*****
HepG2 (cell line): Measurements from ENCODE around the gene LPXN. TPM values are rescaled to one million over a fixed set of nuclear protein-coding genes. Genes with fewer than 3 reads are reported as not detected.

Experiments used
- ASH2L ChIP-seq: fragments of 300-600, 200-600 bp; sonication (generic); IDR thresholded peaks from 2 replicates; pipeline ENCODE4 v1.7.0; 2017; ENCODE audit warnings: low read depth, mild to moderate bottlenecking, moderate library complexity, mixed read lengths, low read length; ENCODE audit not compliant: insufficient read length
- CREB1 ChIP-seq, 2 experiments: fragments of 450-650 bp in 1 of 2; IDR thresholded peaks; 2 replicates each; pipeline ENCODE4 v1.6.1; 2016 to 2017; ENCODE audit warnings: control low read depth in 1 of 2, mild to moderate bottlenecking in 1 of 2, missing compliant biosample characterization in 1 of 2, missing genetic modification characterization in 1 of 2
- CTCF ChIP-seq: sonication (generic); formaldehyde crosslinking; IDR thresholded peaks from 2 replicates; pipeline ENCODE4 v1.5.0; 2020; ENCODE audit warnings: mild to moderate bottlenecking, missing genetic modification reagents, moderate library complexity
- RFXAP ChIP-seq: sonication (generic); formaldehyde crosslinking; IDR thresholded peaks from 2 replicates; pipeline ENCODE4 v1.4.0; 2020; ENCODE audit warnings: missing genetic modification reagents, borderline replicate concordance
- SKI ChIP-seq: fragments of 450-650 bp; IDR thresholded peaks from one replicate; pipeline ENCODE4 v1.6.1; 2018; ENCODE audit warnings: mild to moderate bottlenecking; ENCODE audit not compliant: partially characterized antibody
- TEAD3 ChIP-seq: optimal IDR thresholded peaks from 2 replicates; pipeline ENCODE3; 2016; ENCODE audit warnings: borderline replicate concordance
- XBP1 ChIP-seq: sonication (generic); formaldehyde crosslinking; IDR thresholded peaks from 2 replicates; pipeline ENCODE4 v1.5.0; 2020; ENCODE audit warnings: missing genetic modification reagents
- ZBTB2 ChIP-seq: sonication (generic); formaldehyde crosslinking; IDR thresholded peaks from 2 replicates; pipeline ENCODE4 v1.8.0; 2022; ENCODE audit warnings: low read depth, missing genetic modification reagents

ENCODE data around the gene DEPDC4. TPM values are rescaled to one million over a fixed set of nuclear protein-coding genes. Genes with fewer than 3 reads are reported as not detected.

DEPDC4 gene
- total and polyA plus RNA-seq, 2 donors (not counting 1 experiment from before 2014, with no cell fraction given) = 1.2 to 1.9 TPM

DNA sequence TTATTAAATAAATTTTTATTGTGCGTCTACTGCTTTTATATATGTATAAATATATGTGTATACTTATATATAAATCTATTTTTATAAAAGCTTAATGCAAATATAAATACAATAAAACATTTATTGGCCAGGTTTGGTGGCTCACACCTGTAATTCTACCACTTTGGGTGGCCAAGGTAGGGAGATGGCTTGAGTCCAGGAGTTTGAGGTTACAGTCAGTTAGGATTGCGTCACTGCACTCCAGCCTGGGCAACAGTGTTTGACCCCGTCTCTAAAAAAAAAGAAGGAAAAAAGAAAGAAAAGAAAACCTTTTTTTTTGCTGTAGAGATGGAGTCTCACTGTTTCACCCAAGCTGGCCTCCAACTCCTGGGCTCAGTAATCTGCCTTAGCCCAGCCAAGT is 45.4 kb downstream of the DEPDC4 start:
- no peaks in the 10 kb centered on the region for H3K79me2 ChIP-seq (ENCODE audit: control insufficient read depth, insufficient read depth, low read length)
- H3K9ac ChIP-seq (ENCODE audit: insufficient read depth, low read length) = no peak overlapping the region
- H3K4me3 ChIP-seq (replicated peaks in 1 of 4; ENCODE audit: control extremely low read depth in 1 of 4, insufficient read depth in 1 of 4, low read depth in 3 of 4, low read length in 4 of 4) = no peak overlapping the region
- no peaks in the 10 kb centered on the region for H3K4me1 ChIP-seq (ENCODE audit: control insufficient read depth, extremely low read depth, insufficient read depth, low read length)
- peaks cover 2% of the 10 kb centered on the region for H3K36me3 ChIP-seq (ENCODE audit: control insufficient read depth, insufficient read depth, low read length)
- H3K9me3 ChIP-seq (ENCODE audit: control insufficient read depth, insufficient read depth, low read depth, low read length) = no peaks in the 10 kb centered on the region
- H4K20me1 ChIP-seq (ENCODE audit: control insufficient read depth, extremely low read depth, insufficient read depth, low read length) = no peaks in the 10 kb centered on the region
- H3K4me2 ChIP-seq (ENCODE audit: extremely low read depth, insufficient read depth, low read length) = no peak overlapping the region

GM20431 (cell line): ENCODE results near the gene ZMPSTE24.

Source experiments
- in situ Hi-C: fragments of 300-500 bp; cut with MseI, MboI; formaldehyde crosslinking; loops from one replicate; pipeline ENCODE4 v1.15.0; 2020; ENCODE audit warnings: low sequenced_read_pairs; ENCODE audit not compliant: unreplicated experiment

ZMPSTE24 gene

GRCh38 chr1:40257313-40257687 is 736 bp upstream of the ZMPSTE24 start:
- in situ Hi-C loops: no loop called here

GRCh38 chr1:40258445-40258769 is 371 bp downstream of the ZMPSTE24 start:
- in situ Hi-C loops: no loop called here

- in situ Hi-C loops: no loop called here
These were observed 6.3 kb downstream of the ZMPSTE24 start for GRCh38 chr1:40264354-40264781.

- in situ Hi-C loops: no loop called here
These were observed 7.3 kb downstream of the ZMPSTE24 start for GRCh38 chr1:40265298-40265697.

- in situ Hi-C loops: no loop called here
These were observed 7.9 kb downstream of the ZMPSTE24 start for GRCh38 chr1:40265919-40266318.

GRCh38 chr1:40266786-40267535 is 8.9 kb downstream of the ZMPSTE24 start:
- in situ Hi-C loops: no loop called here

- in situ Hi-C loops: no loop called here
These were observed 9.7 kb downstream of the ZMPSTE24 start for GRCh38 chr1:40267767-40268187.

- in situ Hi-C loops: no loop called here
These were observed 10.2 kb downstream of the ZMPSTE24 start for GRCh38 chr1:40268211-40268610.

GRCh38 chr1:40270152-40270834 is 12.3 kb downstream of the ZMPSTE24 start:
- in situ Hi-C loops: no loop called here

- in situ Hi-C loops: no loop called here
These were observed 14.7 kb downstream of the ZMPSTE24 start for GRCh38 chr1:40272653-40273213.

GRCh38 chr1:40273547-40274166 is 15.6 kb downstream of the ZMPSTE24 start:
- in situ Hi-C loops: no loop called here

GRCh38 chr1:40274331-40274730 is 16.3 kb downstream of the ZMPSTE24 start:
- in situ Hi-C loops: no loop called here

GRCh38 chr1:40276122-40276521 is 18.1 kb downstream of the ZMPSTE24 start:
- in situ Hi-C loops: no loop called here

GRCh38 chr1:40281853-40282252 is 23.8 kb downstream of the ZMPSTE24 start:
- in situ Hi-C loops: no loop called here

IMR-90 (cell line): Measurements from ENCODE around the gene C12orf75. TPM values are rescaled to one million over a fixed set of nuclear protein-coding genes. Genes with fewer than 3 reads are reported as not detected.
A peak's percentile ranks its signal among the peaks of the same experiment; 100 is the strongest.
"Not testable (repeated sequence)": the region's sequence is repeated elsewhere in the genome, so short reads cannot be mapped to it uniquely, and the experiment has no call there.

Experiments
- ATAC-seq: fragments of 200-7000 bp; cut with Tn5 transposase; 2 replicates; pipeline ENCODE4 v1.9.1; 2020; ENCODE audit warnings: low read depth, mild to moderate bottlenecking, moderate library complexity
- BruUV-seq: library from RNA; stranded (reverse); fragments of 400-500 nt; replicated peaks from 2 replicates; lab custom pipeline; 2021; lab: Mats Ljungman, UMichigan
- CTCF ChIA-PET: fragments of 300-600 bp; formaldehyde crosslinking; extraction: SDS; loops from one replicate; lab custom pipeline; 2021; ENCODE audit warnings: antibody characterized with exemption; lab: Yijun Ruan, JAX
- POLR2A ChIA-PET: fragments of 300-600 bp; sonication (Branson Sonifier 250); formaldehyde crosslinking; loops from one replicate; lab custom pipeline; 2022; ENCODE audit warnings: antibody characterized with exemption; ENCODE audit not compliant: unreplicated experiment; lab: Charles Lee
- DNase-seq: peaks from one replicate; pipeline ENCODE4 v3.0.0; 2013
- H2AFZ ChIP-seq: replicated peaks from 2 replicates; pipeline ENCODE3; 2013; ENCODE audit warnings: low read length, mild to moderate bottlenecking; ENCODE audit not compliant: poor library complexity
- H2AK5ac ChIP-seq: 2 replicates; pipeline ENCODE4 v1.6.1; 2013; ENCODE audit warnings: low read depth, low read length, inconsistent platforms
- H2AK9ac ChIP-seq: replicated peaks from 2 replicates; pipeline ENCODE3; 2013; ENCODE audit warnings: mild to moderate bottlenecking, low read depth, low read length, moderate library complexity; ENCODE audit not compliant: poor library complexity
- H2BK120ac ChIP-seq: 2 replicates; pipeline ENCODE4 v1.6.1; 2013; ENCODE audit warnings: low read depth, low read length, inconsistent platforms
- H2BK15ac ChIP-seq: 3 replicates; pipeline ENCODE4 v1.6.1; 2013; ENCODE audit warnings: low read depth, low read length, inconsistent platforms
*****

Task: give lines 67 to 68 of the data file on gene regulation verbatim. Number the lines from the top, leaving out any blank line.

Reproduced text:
- H2BK120ac ChIP-seq: 2 replicates; pipeline ENCODE4 v1.6.1; 2013; ENCODE audit warnings: low read depth, low read length, inconsistent platforms
- H2BK15ac ChIP-seq: 3 replicates; pipeline ENCODE4 v1.6.1; 2013; ENCODE audit warnings: low read depth, low read length, inconsistent platforms